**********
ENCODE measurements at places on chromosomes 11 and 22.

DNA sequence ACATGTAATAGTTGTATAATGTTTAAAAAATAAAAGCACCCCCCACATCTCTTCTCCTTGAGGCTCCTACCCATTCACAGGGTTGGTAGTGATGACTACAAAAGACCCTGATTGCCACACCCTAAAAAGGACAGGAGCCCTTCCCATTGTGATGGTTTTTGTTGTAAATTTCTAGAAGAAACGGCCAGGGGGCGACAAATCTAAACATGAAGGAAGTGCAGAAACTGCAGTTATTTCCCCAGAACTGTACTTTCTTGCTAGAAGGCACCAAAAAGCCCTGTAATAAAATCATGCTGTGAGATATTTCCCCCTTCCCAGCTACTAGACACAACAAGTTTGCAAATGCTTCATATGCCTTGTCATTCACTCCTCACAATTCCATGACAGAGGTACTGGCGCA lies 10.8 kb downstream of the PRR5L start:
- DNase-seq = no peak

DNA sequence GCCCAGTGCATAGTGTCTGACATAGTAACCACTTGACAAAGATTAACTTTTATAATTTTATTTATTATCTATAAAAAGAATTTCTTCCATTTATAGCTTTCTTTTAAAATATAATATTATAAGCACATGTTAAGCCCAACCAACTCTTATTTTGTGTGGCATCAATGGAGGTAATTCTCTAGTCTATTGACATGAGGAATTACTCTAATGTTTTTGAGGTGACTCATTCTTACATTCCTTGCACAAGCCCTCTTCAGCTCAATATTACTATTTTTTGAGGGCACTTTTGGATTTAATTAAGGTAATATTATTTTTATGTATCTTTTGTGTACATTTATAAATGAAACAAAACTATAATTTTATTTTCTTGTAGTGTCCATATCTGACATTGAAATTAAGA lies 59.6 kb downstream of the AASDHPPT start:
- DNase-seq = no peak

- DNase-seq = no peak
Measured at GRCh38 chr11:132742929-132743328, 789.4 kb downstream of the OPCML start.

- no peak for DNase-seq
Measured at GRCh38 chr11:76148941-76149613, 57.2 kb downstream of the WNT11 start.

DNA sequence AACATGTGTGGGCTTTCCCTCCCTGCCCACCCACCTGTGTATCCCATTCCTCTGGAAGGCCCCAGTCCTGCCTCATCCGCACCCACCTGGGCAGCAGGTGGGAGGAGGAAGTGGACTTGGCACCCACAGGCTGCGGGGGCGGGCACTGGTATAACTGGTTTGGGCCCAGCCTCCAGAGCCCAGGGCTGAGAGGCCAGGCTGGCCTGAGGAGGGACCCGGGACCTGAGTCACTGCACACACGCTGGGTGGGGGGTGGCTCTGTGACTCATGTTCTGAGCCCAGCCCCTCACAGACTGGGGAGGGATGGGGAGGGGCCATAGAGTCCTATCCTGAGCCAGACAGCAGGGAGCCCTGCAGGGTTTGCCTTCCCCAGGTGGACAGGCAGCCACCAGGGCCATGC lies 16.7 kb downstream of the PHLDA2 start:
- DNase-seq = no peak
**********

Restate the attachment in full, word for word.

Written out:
ENCODE measurements at places on chromosomes 11 and 22.

DNA sequence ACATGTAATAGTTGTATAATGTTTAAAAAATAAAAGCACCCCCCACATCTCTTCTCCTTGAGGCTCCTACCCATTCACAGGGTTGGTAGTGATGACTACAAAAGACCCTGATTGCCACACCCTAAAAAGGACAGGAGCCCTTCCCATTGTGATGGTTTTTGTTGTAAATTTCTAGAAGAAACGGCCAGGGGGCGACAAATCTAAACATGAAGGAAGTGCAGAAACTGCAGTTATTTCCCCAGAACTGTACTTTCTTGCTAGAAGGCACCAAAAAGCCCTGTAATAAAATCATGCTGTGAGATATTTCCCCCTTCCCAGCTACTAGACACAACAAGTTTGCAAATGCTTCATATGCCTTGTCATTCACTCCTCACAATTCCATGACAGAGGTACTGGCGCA lies 10.8 kb downstream of the PRR5L start:
- DNase-seq = no peak

DNA sequence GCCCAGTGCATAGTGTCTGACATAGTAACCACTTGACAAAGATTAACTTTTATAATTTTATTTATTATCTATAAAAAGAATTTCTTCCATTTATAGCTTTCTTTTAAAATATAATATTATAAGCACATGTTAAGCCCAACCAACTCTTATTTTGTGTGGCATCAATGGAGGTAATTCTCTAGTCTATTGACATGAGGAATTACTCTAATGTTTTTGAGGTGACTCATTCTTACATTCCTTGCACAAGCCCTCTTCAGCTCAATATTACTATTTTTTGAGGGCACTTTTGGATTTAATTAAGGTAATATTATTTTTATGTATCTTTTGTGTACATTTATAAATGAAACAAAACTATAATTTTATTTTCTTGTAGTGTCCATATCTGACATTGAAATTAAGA lies 59.6 kb downstream of the AASDHPPT start:
- DNase-seq = no peak

- DNase-seq = no peak
Measured at GRCh38 chr11:132742929-132743328, 789.4 kb downstream of the OPCML start.

- no peak for DNase-seq
Measured at GRCh38 chr11:76148941-76149613, 57.2 kb downstream of the WNT11 start.

DNA sequence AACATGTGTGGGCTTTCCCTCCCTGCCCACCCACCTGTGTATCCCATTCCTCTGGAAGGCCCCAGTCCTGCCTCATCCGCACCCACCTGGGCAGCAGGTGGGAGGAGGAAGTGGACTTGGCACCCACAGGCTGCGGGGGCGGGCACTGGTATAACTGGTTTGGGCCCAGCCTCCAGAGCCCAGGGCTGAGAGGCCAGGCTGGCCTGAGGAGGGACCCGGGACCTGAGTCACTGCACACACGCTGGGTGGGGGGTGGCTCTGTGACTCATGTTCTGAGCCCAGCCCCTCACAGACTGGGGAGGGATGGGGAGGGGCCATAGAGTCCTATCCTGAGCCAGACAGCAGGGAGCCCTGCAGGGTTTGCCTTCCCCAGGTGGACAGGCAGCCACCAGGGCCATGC lies 16.7 kb downstream of the PHLDA2 start:
- DNase-seq = no peak